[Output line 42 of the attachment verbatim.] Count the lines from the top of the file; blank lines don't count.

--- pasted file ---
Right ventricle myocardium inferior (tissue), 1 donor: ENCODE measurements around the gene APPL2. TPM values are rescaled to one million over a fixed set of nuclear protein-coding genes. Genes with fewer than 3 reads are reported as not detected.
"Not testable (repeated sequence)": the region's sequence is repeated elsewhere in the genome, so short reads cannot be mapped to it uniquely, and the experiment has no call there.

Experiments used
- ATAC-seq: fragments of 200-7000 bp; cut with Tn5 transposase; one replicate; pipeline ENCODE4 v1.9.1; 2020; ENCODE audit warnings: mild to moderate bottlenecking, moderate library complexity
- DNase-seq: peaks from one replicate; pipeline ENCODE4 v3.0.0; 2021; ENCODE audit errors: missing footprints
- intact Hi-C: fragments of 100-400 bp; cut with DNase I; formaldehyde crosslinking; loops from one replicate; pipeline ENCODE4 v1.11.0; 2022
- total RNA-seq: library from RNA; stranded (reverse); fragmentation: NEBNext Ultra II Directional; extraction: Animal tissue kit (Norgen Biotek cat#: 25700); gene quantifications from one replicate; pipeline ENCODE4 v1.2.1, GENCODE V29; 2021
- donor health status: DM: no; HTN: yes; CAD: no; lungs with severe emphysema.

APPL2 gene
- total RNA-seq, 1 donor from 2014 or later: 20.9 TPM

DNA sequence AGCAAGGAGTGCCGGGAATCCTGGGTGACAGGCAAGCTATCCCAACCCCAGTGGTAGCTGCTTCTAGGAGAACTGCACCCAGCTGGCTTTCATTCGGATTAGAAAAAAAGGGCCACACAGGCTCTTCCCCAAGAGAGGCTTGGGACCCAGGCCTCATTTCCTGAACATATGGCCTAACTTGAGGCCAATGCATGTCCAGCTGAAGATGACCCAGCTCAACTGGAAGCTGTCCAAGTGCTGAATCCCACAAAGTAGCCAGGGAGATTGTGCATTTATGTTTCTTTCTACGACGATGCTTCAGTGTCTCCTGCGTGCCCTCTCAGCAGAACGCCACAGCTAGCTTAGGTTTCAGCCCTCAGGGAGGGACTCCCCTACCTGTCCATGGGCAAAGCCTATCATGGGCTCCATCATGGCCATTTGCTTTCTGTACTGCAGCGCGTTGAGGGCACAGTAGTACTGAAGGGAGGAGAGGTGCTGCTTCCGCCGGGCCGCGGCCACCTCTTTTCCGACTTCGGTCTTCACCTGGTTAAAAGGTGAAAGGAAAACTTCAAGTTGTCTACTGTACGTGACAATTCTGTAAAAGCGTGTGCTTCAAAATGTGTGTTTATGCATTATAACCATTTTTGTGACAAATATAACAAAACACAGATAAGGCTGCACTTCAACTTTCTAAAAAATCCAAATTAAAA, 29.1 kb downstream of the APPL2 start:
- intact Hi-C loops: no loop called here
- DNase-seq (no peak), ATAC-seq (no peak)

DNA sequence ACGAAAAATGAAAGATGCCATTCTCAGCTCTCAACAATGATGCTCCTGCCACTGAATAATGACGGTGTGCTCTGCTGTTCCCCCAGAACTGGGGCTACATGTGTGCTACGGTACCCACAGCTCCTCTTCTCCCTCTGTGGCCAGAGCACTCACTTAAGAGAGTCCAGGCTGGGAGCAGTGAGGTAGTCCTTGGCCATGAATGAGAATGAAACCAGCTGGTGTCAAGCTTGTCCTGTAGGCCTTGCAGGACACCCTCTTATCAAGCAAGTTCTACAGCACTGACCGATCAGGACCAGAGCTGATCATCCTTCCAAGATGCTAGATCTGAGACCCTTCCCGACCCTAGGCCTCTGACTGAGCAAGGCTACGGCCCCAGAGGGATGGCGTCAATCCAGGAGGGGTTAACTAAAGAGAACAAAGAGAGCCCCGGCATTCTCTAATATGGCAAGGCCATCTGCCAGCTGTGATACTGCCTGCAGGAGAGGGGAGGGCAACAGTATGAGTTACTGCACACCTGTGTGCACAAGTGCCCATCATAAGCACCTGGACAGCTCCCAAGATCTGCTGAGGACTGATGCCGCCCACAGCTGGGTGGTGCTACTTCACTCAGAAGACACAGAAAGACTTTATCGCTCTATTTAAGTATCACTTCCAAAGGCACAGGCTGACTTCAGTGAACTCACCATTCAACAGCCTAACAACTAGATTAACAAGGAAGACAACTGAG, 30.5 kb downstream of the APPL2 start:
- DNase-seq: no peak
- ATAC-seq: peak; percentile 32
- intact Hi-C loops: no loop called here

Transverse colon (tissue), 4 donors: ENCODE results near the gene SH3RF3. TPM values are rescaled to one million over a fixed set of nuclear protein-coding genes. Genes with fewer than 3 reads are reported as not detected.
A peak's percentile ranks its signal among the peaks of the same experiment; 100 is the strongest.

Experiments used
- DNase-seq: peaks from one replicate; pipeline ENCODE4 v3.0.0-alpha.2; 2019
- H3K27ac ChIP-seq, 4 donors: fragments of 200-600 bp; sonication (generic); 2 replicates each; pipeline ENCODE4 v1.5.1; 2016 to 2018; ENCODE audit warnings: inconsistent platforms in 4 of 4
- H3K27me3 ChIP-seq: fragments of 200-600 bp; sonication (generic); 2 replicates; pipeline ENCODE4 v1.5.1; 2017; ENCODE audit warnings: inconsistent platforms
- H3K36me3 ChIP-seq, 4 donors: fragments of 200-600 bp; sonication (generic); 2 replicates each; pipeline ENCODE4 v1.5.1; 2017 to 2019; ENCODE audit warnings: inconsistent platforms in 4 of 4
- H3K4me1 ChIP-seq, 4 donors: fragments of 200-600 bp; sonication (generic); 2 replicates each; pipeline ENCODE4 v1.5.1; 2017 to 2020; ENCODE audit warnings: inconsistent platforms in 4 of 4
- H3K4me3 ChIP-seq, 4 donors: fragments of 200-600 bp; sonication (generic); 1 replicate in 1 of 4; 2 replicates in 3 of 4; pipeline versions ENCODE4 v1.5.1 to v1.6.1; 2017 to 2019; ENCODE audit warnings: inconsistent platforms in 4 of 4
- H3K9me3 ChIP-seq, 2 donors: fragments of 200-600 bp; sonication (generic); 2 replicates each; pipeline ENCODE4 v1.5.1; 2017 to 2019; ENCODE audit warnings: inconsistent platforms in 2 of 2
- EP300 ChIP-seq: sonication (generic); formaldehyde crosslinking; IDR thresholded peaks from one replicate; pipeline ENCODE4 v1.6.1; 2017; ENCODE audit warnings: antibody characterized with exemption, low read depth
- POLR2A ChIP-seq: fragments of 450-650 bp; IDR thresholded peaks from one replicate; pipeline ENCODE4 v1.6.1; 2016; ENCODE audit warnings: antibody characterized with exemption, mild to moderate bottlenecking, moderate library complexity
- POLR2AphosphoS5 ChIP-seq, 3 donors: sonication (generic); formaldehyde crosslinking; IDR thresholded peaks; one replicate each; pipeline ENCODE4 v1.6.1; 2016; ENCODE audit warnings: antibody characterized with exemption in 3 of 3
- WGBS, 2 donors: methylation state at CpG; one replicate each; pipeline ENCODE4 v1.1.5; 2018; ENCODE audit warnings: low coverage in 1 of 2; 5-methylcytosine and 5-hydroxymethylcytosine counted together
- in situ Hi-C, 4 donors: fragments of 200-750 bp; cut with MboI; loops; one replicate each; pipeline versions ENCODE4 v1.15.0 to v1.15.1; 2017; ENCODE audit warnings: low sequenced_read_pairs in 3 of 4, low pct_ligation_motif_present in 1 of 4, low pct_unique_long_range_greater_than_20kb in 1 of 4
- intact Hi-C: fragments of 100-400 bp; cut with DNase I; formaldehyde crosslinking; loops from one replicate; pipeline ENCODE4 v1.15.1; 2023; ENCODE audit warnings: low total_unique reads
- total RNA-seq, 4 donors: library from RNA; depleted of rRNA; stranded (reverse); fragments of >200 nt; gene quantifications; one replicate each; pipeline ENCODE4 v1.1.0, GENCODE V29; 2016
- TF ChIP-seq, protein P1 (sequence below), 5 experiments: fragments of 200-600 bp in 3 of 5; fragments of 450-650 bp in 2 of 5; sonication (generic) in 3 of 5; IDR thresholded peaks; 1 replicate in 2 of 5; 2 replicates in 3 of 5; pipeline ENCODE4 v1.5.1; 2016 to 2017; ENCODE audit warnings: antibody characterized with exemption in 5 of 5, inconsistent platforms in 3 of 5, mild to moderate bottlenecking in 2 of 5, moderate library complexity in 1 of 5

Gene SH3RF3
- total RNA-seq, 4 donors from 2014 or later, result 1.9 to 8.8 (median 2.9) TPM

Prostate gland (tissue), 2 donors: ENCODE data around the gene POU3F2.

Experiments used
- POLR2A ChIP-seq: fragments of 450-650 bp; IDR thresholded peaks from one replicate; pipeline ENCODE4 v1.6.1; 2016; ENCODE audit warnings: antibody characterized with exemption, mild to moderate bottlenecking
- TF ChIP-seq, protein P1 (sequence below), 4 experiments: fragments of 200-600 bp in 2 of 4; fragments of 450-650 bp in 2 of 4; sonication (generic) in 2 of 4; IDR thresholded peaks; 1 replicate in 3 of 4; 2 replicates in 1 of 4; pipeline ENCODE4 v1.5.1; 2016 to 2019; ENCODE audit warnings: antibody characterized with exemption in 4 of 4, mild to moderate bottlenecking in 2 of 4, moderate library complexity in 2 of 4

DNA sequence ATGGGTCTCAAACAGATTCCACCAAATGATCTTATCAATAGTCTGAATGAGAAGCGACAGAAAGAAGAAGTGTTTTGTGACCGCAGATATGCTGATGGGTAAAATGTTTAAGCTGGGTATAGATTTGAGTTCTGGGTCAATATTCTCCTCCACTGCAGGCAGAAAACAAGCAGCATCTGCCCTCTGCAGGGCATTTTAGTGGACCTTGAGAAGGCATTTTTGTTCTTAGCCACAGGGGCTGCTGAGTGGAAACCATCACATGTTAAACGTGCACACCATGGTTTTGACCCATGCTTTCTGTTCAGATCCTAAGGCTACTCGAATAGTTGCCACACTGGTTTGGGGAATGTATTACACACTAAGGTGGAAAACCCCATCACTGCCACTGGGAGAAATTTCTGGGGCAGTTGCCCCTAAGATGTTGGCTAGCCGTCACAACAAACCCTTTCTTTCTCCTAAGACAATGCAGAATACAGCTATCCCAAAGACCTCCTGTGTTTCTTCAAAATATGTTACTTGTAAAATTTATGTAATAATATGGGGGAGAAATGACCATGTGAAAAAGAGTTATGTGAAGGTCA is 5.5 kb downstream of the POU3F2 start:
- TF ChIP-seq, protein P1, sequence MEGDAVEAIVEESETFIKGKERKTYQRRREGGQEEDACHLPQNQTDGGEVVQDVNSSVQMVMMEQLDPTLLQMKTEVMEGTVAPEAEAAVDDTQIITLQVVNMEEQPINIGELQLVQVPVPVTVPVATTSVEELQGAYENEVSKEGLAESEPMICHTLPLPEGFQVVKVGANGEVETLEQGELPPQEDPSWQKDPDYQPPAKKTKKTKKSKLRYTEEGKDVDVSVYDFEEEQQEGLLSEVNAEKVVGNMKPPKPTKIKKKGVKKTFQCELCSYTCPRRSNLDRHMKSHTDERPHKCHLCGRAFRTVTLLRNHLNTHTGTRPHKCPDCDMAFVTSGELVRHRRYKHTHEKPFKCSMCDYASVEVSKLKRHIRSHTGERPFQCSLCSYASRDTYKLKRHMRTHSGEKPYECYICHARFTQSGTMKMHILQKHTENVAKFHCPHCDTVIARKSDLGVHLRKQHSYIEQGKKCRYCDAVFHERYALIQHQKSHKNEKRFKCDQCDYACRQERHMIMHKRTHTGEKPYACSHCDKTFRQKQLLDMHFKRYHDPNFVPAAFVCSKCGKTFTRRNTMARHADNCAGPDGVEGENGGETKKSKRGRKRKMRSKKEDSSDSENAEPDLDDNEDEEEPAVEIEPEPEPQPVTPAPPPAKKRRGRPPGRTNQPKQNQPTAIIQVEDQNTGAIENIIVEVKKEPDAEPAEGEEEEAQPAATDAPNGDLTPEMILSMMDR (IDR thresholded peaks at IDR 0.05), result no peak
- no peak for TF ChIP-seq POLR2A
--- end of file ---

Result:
DNA sequence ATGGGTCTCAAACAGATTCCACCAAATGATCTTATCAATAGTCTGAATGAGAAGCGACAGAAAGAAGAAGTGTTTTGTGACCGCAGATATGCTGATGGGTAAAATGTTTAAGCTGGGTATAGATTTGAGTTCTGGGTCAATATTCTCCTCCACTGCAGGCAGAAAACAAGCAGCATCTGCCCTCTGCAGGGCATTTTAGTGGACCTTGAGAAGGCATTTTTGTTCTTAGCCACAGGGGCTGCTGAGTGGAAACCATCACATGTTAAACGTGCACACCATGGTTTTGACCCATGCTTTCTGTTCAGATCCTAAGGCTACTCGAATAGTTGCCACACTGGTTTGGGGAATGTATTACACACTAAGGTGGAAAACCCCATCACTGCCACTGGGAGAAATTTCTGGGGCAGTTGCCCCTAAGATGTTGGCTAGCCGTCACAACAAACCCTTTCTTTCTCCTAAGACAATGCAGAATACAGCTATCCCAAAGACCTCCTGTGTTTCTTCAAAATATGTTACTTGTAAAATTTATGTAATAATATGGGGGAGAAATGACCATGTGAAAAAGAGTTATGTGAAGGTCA is 5.5 kb downstream of the POU3F2 start: